- Alleviates acne: Onion’s antimicrobial, anti-inflammatory properties can protect your skin from acne-causing bacteria and infections. Therefore, you can utilize onions against acne and pimples. Also, you may use onion extract or creams to target acne scars.
- Removes skin spots: A 1:1 antiseptic mixture of onion juice and apple cider vinegar helps remove dark spots on the skin (melasma or hyperpigmentation) when used twice daily.
- Reverses skin aging: The antioxidative polyphenols in onions have enormous anti-aging potential. For example, quercetin can slow aging by intercepting free radicals and smoothening the skin. Additionally, sulfur and vitamins contribute to this effect.
If the health benefits of onions for the skin have convinced you, here is an ingenious onion mask recipe that can combine all these effects and give the skin more radiance.
Onion Face Mask Benefits
- 1 Onion
- 2 tbsp Honey
- 1/2 cup Water or Milk (as you prefer)
- 1 pinch Nutmeg (ground)
- 1 dash Apple Cider Vinegar (organic with mother)
- Peel and clean the onion well to remove germs and bacteria from its surface.
- Cut it into pieces and put them in the blender. Add water or milk to puree them.
- Once the onion has turned into a paste, add honey, apple cider vinegar, and nutmeg. Mix well.
- Apply the mask to your clean face. Distribute well, especially to cover stains and bumps.
- Leave to work for 15-20 minutes and then rinse off with plenty of warm water.
Onion Benefits for Women
Because of the unpleasant smell, women especially shy away from eating onions.
If you are one of them, you now know the range of onion benefits you have missed out on so far. The bottom line is that the following benefits of onions, which we have already discussed in detail, are essential for women:
- Prevents cancer
- Promotes heart health
- Protects the skin against aging
- Treats acne and pimples
- Promotes hair growth
Researchers recently recommended onions for postmenopausal women due to phytochemicals improving blood lipids and protecting DNA (Ko et al. 202033).
Not only postmenopausal women but also middle-aged women can benefit from improved bone mineral density and antioxidant activity through the consumption of onions, according to another study (Law et al. 201634).
In short, the potential of onions as a superfood for women is enormous. You may think twice before skipping it since it tastes delicious.
Benefits of Onion for Men
The fact that the onion is especially popular among men has a good reason.
After all, thousands of years ago, the Romans, Greeks, and Egyptians already saw onions as a symbol of vitality. Today the onion is considered an aphrodisiac, especially in Africa.
A study on impotence and erectile dysfunction shows this is not just an empty promise (Kamatenesi-Mugisha et al. 200535).
Consequently, a good portion of onion on the plate is probably not wrongly considered manly.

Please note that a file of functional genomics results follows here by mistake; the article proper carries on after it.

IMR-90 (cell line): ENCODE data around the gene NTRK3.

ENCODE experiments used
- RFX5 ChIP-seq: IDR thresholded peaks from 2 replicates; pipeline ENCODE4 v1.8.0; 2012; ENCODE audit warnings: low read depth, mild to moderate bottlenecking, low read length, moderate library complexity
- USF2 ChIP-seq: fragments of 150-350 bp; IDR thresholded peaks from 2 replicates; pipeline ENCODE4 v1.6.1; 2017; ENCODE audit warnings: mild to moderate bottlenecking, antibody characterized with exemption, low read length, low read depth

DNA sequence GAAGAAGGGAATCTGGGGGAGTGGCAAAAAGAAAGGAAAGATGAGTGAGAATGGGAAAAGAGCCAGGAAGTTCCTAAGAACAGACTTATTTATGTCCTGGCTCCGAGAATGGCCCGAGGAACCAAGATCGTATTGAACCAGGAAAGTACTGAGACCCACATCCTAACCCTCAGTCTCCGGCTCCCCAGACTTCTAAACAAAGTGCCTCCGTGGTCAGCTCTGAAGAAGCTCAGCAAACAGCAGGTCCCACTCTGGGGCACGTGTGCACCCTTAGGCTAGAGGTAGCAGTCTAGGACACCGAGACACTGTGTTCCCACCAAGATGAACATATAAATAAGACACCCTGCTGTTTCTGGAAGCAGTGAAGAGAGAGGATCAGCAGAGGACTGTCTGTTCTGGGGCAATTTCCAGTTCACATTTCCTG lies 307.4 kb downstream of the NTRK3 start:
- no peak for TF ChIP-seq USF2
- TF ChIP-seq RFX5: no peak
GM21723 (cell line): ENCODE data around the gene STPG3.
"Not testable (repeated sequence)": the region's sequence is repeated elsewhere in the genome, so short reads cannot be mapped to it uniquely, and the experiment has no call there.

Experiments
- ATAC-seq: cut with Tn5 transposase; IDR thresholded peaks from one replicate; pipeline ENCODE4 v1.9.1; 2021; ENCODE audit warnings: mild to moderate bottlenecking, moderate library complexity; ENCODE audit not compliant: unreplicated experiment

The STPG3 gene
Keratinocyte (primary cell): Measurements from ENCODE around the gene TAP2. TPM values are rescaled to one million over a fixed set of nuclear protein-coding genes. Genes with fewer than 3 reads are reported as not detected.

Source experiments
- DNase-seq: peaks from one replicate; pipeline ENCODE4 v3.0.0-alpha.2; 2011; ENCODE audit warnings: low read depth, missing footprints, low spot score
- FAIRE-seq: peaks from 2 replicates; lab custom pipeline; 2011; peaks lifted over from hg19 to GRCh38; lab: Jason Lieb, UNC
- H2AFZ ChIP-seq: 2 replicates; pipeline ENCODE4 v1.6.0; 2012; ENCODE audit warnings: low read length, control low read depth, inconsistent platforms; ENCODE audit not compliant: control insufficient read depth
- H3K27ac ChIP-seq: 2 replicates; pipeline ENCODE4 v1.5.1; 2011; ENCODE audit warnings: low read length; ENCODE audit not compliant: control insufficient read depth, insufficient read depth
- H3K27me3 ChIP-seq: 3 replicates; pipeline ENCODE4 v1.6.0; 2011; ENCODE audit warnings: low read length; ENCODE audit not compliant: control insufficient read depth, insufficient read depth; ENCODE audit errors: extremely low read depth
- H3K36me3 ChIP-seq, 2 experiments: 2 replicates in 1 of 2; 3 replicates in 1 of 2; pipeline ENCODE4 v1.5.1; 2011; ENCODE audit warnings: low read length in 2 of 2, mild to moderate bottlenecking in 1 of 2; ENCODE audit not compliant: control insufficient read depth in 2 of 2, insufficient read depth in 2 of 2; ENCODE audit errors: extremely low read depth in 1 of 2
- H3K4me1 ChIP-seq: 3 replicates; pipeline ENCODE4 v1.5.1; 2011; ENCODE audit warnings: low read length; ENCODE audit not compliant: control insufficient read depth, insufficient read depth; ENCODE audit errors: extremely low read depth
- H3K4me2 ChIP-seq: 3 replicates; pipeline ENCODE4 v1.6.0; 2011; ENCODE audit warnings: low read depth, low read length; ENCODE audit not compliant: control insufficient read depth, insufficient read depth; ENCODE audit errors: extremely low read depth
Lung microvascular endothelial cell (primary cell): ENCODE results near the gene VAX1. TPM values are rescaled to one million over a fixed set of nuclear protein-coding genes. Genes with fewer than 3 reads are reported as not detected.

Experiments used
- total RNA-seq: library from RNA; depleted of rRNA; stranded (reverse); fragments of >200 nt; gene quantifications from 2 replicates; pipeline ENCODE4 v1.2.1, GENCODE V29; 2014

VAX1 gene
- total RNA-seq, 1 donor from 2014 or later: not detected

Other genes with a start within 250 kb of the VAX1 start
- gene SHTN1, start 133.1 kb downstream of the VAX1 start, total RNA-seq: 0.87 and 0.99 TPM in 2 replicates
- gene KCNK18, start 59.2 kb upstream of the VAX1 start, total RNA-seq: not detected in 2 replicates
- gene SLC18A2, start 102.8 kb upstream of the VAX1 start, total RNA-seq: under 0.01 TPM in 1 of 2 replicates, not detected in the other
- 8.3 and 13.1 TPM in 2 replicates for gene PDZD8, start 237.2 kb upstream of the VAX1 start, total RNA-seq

Moreover, a recent study shows that onions can increase the male sex hormone testosterone production.
In addition to preventing cardiovascular and cancer diseases, the onion is one of the few effective remedies for stubborn belly fat induced by stress.
Moreover, men can also take advantage of the benefits of onion juice for hair growth.
Onion Side Effects
Only minor side effects for humans are known concerning the consumption of onions. Perhaps this is why they are a cornerstone of different cultures and cuisines worldwide.
Nevertheless, there are individual cases of allergies or intolerances to onions. So if you experience a strange reaction after eating onions, consult a doctor immediately.
How Much Onion per Day?
Studies link the consumption of 2-3 large onions per week with the most significant benefit in reducing various common cancers (Galeone et al. 200637).
According to these studies, one-third of an onion a day is the healthiest. Nevertheless, it will not be a mishap if you eat more.
To keep onions healthy, store them in a cool, dry room. Once cut, keep onions in the refrigerator. Since both accelerate their spoilage, you should not store whole onions in the fridge or a plastic bag.
The Bottome Line
If you are not afraid to shed a tear now and then, add this superfood next door into your pantry.
Not only because of its delightful taste but also because of its antibacterial and anti-inflammatory properties, onion is a staple food in many cultures.
Furthermore, its antioxidant power can prevent various cancer and cardiovascular diseases.
However, the best thing about onions is that you can hardly use any other vegetable in such a versatile and straightforward way. With onion, you can pimp lots of savory or even sweet dishes.
But remember, brush your teeth if you plan to make out after eating!
Frequently Asked Questions (FAQ)
Is it good to eat onions everyday?
According to studies, 2-3 big onions per week are ideal. So you may eat 1/3 of onion daily to achieve optimal health benefits.
What are the side effects of onions?
Health authorities consider onion safe if the person concerned has no allergy or intolerance.
Do onions cleanse the body?
Onion has strong antibacterial, antioxidant, and anti-inflammatory effects, cleansing your body.
Do onions lose nutrients when cooked?
Cooking can damage the organic sulfur compounds in onions. However, other nutrients and polyphenols are not lost. If you don’t like them raw, bake onions like potatoes. This way, the sulfur compounds stay active.
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Mag. Stephan Lederer, MSc. is an author and blogger from Austria who writes in-depth content about health and nutrition. His book series on Interval Fasting landed #1 on the bestseller list in the German Amazon marketplace in 15 categories.
Stephan is a true man of science, having earned multiple diplomas and master's degrees in various fields. He has made it his mission to bridge the gap between conventional wisdom and scientific knowledge. He precisely reviews the content and sources of this blog for currency and accuracy.